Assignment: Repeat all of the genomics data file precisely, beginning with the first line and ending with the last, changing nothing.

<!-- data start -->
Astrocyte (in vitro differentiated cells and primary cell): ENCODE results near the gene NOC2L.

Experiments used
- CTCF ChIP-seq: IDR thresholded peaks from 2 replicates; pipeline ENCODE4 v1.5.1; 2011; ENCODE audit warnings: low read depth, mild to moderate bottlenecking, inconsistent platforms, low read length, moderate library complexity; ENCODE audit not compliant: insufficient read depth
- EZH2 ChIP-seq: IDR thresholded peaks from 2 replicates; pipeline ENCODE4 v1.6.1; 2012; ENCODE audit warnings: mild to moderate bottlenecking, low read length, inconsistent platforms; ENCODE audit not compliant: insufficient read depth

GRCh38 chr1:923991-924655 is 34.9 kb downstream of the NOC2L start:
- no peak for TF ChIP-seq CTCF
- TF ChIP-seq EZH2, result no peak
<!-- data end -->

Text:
Astrocyte (in vitro differentiated cells and primary cell): ENCODE results near the gene NOC2L.

Experiments used
- CTCF ChIP-seq: IDR thresholded peaks from 2 replicates; pipeline ENCODE4 v1.5.1; 2011; ENCODE audit warnings: low read depth, mild to moderate bottlenecking, inconsistent platforms, low read length, moderate library complexity; ENCODE audit not compliant: insufficient read depth
- EZH2 ChIP-seq: IDR thresholded peaks from 2 replicates; pipeline ENCODE4 v1.6.1; 2012; ENCODE audit warnings: mild to moderate bottlenecking, low read length, inconsistent platforms; ENCODE audit not compliant: insufficient read depth

GRCh38 chr1:923991-924655 is 34.9 kb downstream of the NOC2L start:
- no peak for TF ChIP-seq CTCF
- TF ChIP-seq EZH2, result no peak